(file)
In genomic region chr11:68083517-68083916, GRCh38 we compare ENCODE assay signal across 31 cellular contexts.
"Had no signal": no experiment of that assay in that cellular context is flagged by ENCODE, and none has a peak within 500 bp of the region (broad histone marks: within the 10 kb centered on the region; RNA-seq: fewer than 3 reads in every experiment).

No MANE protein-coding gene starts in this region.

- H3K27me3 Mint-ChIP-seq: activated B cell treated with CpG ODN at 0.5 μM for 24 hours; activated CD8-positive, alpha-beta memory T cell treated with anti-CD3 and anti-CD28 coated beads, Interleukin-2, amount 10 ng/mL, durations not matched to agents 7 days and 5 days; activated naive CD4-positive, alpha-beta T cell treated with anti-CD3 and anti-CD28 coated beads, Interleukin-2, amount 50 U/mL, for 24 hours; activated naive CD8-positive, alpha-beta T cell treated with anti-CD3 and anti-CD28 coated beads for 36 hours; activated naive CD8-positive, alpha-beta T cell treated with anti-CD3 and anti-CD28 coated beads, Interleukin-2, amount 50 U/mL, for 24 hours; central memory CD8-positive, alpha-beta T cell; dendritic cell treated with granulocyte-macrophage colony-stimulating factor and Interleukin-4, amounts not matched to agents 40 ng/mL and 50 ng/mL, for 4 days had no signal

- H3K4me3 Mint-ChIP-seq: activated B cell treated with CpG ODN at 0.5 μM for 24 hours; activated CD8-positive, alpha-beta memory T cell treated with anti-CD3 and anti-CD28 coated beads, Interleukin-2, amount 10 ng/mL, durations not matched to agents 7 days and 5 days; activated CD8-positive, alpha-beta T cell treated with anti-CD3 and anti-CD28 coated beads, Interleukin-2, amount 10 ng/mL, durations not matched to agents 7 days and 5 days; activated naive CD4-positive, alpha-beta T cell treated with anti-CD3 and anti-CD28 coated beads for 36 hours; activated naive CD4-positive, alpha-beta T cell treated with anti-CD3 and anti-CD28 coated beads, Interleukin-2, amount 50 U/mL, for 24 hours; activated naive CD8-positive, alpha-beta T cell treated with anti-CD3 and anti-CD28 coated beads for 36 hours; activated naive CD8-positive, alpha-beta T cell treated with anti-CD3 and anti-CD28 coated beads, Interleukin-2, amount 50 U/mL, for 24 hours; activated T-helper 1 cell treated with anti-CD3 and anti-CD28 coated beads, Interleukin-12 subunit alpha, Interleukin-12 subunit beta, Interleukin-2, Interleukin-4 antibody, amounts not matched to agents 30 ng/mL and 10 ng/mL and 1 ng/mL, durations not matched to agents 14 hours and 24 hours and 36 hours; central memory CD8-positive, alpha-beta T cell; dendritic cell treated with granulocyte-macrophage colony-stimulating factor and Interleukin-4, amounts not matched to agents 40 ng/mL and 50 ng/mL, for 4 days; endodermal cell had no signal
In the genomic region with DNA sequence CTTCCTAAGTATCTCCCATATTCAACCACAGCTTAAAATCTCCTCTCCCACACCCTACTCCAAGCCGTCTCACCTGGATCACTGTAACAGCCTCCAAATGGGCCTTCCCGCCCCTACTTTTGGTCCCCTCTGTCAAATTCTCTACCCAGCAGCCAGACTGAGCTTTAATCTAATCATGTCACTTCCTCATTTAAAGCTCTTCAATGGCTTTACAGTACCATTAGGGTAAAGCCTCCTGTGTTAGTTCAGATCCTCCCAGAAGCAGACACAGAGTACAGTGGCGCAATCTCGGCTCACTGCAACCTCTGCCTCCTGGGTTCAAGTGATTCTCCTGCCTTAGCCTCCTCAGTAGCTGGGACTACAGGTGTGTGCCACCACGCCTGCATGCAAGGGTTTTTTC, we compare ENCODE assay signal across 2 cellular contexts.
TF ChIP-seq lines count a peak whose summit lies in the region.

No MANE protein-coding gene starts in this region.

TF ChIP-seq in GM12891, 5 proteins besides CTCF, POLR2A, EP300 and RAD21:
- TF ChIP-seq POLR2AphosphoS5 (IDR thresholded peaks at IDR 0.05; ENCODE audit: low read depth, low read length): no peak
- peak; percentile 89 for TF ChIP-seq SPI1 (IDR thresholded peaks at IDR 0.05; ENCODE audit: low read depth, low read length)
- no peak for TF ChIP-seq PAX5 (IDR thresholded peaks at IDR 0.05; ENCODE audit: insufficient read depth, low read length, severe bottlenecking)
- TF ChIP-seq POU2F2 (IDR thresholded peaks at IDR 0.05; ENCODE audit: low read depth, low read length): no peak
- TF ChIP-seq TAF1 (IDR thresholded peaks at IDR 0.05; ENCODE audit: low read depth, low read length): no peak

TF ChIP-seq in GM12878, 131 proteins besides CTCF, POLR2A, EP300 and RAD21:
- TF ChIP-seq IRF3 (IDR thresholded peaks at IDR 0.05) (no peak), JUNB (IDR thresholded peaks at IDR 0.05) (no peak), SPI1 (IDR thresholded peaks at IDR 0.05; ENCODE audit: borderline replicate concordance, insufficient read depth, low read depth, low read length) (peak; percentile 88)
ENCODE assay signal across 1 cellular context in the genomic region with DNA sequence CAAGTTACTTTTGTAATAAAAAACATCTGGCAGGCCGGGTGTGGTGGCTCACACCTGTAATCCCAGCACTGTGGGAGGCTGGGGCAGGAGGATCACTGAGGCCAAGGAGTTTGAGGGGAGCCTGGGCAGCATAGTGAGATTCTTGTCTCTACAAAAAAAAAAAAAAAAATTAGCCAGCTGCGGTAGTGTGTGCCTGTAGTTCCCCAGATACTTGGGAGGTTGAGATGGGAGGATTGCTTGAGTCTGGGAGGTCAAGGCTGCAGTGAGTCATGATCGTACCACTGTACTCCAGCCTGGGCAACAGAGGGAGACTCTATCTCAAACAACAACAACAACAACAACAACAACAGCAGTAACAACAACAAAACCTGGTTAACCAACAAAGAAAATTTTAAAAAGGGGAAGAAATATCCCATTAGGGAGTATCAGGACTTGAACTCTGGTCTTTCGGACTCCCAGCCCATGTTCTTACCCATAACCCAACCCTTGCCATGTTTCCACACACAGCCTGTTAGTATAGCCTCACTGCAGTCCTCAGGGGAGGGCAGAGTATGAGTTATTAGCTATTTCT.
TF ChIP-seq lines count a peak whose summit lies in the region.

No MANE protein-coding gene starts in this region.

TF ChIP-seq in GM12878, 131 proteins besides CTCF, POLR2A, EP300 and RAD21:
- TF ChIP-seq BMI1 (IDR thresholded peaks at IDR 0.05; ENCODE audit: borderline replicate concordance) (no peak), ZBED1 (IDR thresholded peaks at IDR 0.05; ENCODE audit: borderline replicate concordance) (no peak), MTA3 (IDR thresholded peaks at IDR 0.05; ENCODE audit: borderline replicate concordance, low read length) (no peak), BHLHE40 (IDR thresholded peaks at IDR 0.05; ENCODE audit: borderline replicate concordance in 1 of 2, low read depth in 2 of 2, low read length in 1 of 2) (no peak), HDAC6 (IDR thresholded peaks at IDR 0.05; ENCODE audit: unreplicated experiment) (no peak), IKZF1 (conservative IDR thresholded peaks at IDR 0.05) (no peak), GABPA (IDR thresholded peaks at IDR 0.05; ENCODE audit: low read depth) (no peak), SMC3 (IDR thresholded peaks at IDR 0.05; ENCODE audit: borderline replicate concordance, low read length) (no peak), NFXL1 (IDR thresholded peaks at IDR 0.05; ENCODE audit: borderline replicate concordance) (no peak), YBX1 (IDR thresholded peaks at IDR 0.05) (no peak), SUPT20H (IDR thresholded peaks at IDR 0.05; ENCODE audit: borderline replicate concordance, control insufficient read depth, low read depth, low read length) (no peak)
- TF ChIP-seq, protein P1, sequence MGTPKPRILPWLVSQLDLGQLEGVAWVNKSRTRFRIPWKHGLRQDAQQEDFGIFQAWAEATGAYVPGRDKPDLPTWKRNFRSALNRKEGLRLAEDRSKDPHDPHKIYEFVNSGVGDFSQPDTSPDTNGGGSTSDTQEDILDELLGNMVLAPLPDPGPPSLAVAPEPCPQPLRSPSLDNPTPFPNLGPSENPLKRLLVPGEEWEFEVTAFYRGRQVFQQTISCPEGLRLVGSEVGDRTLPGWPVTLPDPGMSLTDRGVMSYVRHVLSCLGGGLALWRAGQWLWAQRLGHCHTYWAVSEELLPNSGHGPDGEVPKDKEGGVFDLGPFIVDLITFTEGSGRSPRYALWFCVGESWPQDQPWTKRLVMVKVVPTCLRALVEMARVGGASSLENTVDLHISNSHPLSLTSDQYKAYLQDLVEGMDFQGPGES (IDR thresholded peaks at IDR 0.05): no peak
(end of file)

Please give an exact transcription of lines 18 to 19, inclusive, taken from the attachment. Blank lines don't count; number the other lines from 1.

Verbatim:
TF ChIP-seq lines count a peak whose summit lies in the region.

No MANE protein-coding gene starts in this region.